Tuesday at 6:45 a.m., citizens climbed out of their vehicles and lined up in front of the precinct polling center located at the Health Center on Route 7. The ground was still wet from the previous night’s rain.
Some have looked forward to and others have dreaded Election Day, but both turned out to cast their vote.
The line started building up at the precinct before 6:30 that morning.
At 6:59 a.m., the doors were unlocked. Even though it was a few minutes early, the first voters to go in didn’t come out that quickly, but when they did, their faces were filled with happiness and relief that their votes had been cast and their part was done. By 7 a.m., the parking lots surrounding the building and streets leading up to it were filled with parked cars.
Whitley O’Neal, 26, who works at the Gertrude C. Ford Center at Ole Miss, went early to vote.
“I’m ready for it to be over with,” O’Neal said. “It’s been a really long process, and it’s been really exhausting just watching the candidates go at each other. I’m trying to be (confident that who I’m voting for), but I’m not 100 percent.”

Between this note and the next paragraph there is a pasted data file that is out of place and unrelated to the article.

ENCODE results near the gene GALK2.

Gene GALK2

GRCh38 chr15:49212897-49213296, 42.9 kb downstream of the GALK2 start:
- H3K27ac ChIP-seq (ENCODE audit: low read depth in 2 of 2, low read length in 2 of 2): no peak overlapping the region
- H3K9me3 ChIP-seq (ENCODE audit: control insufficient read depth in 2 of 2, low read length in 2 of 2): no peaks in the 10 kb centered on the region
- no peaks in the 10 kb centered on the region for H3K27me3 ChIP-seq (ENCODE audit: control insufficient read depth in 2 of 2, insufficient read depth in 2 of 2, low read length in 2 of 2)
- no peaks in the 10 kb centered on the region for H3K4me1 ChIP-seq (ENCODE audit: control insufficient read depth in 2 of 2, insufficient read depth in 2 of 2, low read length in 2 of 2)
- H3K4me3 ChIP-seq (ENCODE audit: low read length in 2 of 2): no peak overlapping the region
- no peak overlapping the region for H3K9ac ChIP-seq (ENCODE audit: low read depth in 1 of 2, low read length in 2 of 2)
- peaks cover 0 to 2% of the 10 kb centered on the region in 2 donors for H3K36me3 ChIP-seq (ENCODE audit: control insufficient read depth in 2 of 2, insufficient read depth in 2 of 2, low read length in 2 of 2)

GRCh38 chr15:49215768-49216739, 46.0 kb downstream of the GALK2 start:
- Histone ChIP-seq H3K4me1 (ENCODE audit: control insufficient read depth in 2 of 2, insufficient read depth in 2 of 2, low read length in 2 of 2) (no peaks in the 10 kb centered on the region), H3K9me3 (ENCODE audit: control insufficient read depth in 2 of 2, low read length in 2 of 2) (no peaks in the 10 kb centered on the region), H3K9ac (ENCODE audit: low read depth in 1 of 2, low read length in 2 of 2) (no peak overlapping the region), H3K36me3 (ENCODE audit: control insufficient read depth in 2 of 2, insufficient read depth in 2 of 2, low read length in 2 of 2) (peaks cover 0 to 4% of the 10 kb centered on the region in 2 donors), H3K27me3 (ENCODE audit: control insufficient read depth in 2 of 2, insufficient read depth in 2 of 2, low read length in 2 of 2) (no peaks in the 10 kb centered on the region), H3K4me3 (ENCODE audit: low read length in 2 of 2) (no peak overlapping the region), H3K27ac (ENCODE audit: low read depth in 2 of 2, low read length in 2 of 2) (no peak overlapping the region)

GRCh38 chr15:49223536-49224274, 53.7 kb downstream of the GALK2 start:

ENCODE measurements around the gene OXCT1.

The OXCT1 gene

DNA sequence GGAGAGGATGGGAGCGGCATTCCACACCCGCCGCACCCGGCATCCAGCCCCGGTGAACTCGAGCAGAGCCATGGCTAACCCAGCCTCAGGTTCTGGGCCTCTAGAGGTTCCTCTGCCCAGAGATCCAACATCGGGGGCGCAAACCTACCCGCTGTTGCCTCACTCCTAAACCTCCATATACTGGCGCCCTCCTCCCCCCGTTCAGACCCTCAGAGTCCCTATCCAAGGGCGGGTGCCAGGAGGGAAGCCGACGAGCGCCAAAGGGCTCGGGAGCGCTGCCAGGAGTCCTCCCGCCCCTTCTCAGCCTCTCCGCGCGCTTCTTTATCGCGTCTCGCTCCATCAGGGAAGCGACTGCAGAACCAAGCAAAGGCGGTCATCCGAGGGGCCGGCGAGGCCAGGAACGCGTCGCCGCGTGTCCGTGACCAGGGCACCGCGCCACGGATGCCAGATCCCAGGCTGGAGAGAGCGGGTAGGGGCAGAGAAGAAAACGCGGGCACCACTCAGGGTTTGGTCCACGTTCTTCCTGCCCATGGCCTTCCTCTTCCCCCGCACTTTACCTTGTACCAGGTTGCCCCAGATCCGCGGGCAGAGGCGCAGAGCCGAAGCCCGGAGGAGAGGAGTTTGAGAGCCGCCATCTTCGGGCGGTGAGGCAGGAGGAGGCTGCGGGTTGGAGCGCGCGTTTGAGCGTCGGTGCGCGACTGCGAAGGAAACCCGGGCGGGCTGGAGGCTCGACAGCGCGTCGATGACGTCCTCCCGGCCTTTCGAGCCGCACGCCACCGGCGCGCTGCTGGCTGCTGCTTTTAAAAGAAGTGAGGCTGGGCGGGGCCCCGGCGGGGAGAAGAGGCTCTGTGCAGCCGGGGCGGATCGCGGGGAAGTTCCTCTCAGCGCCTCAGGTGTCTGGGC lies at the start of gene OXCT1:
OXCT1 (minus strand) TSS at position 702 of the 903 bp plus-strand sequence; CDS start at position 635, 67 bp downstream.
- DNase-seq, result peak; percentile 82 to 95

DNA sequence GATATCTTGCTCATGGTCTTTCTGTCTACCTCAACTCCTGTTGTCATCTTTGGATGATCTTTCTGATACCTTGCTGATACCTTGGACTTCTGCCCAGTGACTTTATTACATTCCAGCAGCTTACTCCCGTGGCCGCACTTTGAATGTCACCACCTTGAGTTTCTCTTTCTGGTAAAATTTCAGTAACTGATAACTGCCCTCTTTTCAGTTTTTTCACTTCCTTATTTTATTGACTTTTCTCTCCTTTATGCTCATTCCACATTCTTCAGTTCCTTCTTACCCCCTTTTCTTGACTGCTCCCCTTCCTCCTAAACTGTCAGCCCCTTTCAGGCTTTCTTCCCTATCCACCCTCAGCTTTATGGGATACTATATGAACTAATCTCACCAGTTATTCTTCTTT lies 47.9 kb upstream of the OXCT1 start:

Polls opened across the county in Taylor at the same hour.
It was about 7:05 a.m., and there were very few people who filled the parking lot. Leonard Rockette, a Taylor native, said he’s feeling fairly optimistic about the election.
Rockette supports Clinton.
“The thing with (Trump) is when you’re born into a certain elite area, it’s hard to relate to people who basically came from nothing, and around here, that’s how it is,” Rockette said.
Around 7:45 a.m., the line was half the size it was when the polls opened for the morning back in Oxford, and 23-year-old Brady Bramlett arrived to vote. He works for the Ole Miss athletics department.
Bramlett said he thinks the 2016 election has been drawn out and has made many people upset and angry.
“I think today is going to alleviate a lot of that,” Bramlett said. “Hopefully, after this, our country can get back on the right path. Today I’m voting for the person who I think could get our country back on that path.”
Voter Calvin Pinson, 38, brought his grandmother to Oxford 5 precinct so they could both vote.
“There are ups and downs on both sides because you have differences in opinions on both sides as to who you truly believe in and who can do the right job,” Pinson said.
Pinson said he believes the candidate he voted for has a good chance at winning the election today.
“For the people, if they look at the facts and the politics, they will know who the right person to vote for is,” Pinson said.
Another woman left the Oxford 5 precinct agitated.
She said, “I’ve been voting here for the past two elections, and now they tell me I have to go to another precinct to vote because they rezoned everything. They waited to tell me until after I had stood in line for 30 minutes. You’d think they would let people know when their voting precinct changes.”
She got in her vehicle and drove off.